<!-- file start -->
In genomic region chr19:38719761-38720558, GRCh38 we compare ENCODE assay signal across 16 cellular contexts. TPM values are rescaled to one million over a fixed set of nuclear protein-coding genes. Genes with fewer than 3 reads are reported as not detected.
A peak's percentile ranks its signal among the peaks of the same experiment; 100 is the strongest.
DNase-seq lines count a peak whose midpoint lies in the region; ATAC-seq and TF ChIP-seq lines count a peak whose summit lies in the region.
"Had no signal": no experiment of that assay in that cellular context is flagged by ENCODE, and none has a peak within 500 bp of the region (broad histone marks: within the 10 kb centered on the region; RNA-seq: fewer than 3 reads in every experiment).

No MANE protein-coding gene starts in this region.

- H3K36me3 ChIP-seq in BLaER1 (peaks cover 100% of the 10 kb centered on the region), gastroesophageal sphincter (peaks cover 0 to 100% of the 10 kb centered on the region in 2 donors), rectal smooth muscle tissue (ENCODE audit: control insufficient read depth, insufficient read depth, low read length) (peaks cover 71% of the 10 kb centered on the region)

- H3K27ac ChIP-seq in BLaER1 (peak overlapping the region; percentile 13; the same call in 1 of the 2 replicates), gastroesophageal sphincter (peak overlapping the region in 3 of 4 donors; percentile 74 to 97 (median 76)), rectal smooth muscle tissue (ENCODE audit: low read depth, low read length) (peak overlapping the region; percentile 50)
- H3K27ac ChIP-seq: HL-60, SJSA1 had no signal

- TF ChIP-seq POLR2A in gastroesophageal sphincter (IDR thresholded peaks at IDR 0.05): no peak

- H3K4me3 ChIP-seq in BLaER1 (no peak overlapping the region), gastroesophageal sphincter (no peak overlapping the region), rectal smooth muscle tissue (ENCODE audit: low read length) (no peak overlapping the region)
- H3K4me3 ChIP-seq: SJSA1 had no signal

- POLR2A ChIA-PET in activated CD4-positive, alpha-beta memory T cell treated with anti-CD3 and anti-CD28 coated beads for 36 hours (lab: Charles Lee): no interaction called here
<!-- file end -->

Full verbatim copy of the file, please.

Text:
In genomic region chr19:38719761-38720558, GRCh38 we compare ENCODE assay signal across 16 cellular contexts. TPM values are rescaled to one million over a fixed set of nuclear protein-coding genes. Genes with fewer than 3 reads are reported as not detected.
A peak's percentile ranks its signal among the peaks of the same experiment; 100 is the strongest.
DNase-seq lines count a peak whose midpoint lies in the region; ATAC-seq and TF ChIP-seq lines count a peak whose summit lies in the region.
"Had no signal": no experiment of that assay in that cellular context is flagged by ENCODE, and none has a peak within 500 bp of the region (broad histone marks: within the 10 kb centered on the region; RNA-seq: fewer than 3 reads in every experiment).

No MANE protein-coding gene starts in this region.

- H3K36me3 ChIP-seq in BLaER1 (peaks cover 100% of the 10 kb centered on the region), gastroesophageal sphincter (peaks cover 0 to 100% of the 10 kb centered on the region in 2 donors), rectal smooth muscle tissue (ENCODE audit: control insufficient read depth, insufficient read depth, low read length) (peaks cover 71% of the 10 kb centered on the region)

- H3K27ac ChIP-seq in BLaER1 (peak overlapping the region; percentile 13; the same call in 1 of the 2 replicates), gastroesophageal sphincter (peak overlapping the region in 3 of 4 donors; percentile 74 to 97 (median 76)), rectal smooth muscle tissue (ENCODE audit: low read depth, low read length) (peak overlapping the region; percentile 50)
- H3K27ac ChIP-seq: HL-60, SJSA1 had no signal

- TF ChIP-seq POLR2A in gastroesophageal sphincter (IDR thresholded peaks at IDR 0.05): no peak

- H3K4me3 ChIP-seq in BLaER1 (no peak overlapping the region), gastroesophageal sphincter (no peak overlapping the region), rectal smooth muscle tissue (ENCODE audit: low read length) (no peak overlapping the region)
- H3K4me3 ChIP-seq: SJSA1 had no signal

- POLR2A ChIA-PET in activated CD4-positive, alpha-beta memory T cell treated with anti-CD3 and anti-CD28 coated beads for 36 hours (lab: Charles Lee): no interaction called here